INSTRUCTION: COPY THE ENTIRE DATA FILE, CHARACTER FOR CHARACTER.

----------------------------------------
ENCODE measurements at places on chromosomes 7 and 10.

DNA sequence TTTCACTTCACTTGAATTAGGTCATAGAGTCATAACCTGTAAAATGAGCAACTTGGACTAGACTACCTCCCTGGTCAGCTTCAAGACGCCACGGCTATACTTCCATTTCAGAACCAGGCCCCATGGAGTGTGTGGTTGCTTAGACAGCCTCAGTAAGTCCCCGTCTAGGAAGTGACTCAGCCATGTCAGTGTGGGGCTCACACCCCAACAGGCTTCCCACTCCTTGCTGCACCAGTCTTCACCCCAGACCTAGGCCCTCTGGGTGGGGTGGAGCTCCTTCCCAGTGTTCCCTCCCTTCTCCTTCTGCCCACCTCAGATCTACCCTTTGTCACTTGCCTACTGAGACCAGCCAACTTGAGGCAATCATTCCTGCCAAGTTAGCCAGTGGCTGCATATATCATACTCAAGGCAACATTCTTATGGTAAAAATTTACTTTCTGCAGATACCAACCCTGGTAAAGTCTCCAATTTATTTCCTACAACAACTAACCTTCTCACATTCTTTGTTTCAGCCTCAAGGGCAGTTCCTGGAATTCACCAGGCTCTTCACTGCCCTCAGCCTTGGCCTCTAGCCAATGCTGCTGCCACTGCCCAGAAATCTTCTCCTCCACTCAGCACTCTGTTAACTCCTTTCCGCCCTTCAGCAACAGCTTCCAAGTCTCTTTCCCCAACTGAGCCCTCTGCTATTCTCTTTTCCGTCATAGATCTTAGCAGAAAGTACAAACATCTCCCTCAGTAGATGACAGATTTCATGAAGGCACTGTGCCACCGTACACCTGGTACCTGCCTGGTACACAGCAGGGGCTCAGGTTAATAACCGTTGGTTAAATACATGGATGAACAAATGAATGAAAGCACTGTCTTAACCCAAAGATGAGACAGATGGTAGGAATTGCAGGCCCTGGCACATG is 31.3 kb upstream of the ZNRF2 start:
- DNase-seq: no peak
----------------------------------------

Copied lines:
ENCODE measurements at places on chromosomes 7 and 10.

DNA sequence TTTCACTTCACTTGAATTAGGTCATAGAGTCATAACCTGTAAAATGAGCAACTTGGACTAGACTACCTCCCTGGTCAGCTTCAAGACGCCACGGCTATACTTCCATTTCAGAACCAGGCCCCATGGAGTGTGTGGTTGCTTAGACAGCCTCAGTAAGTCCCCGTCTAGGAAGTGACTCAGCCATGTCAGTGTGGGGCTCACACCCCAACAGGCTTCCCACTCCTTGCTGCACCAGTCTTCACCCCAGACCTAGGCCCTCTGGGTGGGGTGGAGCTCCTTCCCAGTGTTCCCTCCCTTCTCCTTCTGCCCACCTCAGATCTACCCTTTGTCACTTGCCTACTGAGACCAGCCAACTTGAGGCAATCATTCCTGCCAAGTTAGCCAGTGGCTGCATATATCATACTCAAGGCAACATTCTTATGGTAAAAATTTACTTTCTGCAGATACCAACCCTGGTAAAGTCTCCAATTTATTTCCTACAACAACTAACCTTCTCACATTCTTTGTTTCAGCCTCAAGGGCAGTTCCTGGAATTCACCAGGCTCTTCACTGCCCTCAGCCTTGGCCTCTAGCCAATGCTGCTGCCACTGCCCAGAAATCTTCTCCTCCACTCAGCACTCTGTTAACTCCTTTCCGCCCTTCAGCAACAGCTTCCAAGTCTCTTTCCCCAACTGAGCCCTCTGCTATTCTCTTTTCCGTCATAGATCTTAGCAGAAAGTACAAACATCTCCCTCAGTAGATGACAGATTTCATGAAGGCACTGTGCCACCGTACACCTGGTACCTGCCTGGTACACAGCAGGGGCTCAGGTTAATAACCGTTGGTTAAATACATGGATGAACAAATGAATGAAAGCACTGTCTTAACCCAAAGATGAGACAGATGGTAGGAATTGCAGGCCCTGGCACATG is 31.3 kb upstream of the ZNRF2 start:
- DNase-seq: no peak